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Geotechnical Centrifuge Modeling

Currently the most reliable technique using small-scale tests of geotechnical phenomena to predict full-scale conditions in various environments, centrifuge modeling enables investigation of the response of equipment and facilities to the conditions they would encounter in their operational environment.

 C‑CORE’s geotechnical facility is equipped with a 5.5m-radius, 200G payload capacity geotechnical centrifuge (one of the largest in the world and the only one in North America designed to model cold region phenomena), soils and model preparation laboratories, and an advanced Actidyn earthquake simulator with a fully computerized control system that can generate several modes of excitation - sine, broadband noise or arbitrary transient waveforms with both amplitude and frequency control. 

Together, these provide the ability to closely replicate real-world conditions, including extreme cold, soils comparable to site conditions and multi-directional stresses and strains (as from wave action, earthquake, etc.).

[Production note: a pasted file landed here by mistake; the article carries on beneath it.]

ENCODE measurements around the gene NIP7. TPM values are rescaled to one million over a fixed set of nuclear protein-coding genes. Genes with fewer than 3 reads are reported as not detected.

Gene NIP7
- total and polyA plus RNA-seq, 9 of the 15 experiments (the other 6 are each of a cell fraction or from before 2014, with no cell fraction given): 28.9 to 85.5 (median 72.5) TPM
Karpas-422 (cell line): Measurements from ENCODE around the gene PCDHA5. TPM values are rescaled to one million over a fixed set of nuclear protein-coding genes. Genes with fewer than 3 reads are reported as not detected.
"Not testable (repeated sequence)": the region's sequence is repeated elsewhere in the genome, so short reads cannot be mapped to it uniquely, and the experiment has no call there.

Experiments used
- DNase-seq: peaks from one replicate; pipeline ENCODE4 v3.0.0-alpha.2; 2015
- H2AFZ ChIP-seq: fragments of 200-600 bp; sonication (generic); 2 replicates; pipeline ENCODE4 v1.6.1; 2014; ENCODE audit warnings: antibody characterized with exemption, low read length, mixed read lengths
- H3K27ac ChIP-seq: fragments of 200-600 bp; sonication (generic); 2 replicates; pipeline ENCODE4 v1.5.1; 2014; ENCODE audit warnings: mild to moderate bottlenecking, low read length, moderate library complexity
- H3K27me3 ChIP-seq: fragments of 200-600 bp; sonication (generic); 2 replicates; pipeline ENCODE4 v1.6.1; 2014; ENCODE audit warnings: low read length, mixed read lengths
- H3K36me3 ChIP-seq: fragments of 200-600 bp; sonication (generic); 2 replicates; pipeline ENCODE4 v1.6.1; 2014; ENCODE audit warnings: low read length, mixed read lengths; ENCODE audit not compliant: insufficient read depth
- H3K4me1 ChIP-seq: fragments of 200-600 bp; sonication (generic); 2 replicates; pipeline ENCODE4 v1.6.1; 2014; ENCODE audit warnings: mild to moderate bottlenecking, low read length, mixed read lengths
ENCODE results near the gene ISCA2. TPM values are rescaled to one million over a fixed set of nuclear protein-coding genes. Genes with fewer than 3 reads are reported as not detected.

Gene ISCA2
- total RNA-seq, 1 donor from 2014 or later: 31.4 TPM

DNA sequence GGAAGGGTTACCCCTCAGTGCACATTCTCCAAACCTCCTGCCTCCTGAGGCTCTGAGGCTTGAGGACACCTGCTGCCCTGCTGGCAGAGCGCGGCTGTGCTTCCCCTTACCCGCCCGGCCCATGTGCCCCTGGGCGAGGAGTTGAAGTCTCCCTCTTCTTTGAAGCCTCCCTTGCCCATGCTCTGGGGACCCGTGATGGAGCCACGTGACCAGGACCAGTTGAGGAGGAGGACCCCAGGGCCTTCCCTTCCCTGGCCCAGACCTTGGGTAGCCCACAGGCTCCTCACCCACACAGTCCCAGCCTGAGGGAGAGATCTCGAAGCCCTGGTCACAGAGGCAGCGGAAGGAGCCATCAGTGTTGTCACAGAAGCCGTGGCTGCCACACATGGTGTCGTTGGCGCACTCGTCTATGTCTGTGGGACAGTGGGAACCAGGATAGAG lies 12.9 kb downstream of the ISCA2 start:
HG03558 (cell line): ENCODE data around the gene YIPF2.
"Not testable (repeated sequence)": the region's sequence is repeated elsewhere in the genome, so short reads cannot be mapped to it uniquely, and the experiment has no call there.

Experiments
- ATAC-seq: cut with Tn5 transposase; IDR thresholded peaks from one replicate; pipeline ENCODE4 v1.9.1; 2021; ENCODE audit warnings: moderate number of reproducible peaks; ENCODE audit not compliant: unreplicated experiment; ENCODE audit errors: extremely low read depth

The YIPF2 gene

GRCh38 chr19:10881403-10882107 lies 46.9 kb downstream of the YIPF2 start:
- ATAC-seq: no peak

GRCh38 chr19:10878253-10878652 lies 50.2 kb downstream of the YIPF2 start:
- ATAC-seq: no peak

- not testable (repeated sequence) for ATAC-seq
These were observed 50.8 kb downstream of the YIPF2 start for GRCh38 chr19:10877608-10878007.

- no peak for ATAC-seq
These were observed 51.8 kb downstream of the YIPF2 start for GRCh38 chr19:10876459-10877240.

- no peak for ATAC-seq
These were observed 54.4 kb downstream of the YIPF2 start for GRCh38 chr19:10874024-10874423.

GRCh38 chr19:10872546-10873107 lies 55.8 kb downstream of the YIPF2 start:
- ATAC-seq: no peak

We have also developed techniques to actuate and control tests while in flight in order to evaluate many different soil-structure interaction problems.  Stress or strain controlled tests are routinely used with either monotonic or cyclic loading sequences applied.  Advanced geotechnical instrumentation is routinely used to monitor stresses, strains and porewater pressures within the model test package.  We also have considerable experience using digital imagery (particle image velocimetry and photogrammetry techniques) to evaluate deformations within the model.

Left: Students reviewing a payload.

For more than 2 decades, C-CORE has accurately modeled a broad variety of events. Some recent geotechnical centrifuge modeling projects have investigated soil-structure interactions for steel catenary risers, pile foundations, drag embedded anchors, ice-seabed gouging problems, and ice rubble rock berm interaction problems.

C-CORE hosts graduate students, and researchers from across Canada and around the world, who use the facility for their reseach programs. 

Above: C-CORE centrifuge control room